The posterior superior alveolar nerve (PSAN) block is a technique for achieving anesthesia for the maxillary molars.
The PSAN is a major sensory branch of the maxillary division of the trigeminal nerve.
A PSAN block injection is a procedure employed for effective pain control for the posterior maxillary teeth and surrounding structures supplied by this nerve.
Regardless of the care used in administration of Posterior superior anesthetic technique, unusual reactions can occur.
Complications arising from the PSAN block include hematoma formation, transient diplopia, blurred vision, and temporary blindness.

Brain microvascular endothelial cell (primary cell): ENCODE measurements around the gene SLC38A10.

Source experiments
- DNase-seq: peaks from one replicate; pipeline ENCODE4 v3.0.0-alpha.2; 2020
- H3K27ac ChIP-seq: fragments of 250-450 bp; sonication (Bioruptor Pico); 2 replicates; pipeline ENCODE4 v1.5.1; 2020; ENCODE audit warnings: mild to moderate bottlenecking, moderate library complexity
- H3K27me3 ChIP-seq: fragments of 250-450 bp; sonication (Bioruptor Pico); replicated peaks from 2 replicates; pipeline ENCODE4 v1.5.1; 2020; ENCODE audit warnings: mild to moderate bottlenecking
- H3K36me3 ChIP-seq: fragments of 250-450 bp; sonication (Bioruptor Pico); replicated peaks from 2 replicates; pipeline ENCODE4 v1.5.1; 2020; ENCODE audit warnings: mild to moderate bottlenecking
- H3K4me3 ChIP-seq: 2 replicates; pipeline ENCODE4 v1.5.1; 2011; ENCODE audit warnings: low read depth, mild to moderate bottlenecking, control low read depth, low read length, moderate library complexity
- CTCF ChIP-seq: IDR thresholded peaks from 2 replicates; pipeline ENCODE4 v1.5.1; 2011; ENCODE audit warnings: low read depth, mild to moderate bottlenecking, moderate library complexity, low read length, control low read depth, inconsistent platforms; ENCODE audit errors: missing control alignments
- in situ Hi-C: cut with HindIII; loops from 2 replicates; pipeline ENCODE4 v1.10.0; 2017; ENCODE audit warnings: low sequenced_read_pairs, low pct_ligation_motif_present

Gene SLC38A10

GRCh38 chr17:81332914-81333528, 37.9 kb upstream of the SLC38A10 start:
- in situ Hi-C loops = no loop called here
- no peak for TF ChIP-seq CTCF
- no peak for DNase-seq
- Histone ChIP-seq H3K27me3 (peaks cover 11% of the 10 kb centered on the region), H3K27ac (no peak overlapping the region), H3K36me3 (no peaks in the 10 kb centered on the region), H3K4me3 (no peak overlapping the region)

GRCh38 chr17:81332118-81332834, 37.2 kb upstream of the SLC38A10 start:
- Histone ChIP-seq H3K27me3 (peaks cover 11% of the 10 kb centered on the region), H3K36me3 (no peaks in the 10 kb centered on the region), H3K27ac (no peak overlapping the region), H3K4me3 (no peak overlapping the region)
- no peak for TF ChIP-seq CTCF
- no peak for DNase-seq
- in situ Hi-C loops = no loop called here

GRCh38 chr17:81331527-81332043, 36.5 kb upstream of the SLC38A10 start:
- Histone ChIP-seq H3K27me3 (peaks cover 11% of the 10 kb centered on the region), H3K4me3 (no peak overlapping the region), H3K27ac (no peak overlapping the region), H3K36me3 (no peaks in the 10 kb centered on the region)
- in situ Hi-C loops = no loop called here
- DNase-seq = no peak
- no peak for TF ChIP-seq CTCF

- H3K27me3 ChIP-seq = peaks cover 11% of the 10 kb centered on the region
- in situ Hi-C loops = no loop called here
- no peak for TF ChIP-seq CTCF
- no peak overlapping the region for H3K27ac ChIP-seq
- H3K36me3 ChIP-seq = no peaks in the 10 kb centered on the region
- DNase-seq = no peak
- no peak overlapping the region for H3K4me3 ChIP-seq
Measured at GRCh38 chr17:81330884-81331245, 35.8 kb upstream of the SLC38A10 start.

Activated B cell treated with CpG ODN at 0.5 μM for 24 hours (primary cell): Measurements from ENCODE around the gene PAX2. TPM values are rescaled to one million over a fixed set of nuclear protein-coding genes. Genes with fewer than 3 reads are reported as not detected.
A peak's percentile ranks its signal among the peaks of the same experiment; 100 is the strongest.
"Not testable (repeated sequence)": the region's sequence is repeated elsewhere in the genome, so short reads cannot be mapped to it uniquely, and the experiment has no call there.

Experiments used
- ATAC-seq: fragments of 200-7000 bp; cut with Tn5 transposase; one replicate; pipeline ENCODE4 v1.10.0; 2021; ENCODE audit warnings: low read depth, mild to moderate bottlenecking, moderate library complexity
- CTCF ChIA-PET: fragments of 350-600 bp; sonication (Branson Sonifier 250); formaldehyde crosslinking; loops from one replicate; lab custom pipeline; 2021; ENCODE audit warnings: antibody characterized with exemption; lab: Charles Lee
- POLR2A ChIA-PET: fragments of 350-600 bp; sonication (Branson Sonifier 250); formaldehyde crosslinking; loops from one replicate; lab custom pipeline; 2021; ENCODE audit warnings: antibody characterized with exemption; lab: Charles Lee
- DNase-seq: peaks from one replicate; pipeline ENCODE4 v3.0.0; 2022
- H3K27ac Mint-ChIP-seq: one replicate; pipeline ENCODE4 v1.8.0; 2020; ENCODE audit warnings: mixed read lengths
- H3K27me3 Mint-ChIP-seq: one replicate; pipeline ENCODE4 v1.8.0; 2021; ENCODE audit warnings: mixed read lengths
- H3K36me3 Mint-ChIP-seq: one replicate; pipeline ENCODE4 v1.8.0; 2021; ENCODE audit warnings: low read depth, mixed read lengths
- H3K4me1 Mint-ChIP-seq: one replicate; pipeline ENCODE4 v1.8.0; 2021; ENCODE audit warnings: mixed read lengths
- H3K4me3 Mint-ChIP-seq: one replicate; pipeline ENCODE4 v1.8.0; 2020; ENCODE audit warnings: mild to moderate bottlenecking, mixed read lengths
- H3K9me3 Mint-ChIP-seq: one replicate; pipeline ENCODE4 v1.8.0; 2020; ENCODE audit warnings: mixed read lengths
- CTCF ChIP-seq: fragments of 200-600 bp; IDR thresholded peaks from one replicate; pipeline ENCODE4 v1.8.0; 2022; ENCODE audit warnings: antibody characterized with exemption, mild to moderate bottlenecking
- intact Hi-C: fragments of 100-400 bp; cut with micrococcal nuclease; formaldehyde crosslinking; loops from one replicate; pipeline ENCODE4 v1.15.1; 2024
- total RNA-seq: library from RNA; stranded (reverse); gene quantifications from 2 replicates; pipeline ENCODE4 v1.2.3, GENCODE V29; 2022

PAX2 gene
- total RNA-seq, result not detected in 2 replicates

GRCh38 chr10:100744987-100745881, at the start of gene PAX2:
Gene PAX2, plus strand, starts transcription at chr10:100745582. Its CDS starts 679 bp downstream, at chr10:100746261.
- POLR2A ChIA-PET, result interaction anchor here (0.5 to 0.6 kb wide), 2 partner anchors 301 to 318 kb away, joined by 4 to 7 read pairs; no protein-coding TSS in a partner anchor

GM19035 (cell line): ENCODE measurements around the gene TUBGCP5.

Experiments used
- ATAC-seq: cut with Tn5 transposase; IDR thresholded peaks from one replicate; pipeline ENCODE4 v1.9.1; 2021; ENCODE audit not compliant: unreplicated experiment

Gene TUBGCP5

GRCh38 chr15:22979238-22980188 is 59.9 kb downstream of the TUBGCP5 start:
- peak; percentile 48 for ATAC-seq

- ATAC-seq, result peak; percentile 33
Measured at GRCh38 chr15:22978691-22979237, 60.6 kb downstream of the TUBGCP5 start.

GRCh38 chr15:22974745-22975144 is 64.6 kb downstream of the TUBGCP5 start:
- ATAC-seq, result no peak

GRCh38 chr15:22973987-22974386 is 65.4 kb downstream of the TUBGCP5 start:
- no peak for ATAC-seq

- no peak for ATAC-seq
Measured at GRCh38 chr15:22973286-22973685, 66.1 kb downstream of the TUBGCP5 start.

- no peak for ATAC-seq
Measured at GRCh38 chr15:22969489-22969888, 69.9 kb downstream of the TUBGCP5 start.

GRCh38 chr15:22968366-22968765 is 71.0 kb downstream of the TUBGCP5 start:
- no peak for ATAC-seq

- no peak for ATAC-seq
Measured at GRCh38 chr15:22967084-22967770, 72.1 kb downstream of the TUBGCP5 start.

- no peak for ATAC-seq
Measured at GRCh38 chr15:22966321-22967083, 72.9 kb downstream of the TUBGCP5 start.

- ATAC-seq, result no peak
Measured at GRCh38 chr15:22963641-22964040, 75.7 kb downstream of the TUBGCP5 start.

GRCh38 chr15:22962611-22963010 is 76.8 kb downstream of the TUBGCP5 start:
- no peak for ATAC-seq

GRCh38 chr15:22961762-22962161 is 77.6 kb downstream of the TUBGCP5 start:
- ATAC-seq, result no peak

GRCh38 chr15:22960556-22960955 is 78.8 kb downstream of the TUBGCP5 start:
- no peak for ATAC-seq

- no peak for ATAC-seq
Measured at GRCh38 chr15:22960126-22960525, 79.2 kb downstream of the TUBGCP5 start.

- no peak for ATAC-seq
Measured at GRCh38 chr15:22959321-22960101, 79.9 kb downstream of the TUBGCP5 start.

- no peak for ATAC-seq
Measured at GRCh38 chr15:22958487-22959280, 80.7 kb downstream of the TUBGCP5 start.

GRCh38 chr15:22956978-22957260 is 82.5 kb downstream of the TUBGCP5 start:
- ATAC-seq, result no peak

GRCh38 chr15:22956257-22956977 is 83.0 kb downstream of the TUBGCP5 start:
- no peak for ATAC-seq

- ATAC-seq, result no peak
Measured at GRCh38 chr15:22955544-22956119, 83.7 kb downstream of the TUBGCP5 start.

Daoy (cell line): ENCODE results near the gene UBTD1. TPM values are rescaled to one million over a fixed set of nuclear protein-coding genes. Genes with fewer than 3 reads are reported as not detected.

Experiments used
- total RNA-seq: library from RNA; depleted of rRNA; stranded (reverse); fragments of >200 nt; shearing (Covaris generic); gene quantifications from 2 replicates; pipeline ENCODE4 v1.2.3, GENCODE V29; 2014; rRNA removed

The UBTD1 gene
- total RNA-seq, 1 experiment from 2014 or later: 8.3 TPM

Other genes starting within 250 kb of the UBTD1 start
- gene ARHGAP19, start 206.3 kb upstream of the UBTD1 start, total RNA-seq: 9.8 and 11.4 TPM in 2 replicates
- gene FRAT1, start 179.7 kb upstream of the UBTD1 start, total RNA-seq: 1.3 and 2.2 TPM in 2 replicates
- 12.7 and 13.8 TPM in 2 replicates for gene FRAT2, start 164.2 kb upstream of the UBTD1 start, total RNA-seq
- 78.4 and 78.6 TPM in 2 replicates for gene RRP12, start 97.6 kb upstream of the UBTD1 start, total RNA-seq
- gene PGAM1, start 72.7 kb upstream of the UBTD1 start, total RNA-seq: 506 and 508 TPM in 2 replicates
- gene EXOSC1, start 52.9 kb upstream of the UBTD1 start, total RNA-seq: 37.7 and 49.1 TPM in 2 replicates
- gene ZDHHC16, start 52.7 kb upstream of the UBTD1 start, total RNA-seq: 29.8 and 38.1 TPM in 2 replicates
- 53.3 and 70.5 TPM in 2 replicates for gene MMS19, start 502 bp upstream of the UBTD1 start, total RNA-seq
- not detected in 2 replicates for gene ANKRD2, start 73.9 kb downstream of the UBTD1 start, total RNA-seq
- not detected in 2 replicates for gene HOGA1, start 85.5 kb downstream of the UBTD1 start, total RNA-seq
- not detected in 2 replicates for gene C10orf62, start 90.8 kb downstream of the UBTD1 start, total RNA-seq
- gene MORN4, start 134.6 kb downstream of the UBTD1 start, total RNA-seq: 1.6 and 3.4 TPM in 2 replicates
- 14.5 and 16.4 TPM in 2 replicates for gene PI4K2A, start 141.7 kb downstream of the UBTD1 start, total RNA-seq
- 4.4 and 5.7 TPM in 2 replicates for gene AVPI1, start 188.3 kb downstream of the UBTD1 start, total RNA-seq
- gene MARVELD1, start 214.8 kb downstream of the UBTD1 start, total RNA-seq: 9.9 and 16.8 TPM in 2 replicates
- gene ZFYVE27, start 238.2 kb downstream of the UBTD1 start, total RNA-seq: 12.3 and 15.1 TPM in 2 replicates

A case is presented in which posterior superior alveolar administration of two percent Lignocaine 1/100 000 epinephrine resulted in medial rotation of the orbit.
Reported complications and case reports of patient's experiences of ophthalmological visual or motor problems from PSAN injections denotes the technical difficulties in mastering this technique and current drawbacks of the present PSAN block.
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